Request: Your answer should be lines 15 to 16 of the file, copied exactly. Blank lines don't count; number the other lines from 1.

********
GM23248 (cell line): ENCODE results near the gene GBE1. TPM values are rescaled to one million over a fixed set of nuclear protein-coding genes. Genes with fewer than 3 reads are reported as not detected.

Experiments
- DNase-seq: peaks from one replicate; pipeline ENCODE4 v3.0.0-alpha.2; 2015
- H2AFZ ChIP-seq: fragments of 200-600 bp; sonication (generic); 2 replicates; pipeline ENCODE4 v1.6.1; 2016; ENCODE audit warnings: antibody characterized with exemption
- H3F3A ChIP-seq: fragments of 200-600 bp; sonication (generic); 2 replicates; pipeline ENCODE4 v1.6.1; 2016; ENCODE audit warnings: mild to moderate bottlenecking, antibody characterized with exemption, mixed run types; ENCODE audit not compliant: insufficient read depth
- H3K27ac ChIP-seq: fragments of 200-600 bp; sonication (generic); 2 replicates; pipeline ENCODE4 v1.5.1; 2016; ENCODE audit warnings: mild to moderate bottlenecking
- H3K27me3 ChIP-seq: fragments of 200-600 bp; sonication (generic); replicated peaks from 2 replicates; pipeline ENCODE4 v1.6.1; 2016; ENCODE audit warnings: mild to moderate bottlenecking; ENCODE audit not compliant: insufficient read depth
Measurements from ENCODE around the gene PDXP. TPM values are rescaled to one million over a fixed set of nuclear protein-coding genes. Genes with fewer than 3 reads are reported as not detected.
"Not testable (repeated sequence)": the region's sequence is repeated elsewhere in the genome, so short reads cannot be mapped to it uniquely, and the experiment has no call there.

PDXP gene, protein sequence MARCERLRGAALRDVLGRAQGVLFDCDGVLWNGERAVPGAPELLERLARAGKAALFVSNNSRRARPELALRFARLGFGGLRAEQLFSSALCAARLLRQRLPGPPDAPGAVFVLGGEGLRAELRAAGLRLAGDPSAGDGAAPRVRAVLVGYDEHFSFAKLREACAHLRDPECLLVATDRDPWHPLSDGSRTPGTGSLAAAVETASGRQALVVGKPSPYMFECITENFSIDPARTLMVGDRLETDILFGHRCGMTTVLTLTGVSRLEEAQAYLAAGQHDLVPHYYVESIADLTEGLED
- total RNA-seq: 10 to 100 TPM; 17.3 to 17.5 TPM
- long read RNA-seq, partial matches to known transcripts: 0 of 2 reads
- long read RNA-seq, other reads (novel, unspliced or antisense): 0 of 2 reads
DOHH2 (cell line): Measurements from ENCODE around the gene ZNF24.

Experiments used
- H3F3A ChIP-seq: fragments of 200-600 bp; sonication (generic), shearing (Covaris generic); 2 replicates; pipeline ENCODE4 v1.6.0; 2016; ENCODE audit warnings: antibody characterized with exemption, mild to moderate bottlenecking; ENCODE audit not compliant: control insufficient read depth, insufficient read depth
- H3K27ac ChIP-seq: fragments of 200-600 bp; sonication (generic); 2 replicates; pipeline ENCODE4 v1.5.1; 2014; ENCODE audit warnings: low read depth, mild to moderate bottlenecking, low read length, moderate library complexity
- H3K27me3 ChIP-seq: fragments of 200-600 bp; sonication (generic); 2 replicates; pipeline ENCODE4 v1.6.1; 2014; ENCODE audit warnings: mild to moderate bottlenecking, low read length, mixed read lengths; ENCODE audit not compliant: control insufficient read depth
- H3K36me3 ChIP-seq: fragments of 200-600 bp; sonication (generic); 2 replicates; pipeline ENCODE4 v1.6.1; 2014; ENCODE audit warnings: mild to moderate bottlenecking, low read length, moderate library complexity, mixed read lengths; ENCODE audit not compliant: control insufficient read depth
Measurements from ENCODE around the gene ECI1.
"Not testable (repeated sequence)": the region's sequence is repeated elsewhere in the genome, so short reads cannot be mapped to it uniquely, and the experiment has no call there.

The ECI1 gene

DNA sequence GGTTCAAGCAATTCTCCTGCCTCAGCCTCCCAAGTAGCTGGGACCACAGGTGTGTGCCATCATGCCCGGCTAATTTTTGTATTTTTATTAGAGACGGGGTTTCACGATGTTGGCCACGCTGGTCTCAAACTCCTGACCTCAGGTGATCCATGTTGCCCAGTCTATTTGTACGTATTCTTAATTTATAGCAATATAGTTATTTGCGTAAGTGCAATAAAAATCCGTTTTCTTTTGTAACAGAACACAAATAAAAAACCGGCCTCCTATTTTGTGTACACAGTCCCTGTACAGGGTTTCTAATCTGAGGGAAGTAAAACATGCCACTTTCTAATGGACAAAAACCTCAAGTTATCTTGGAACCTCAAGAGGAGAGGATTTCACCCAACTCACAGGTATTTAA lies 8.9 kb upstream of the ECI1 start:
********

Experiments used
- H3F3A ChIP-seq: fragments of 200-600 bp; sonication (generic), shearing (Covaris generic); 2 replicates; pipeline ENCODE4 v1.6.0; 2016; ENCODE audit warnings: antibody characterized with exemption, mild to moderate bottlenecking; ENCODE audit not compliant: control insufficient read depth, insufficient read depth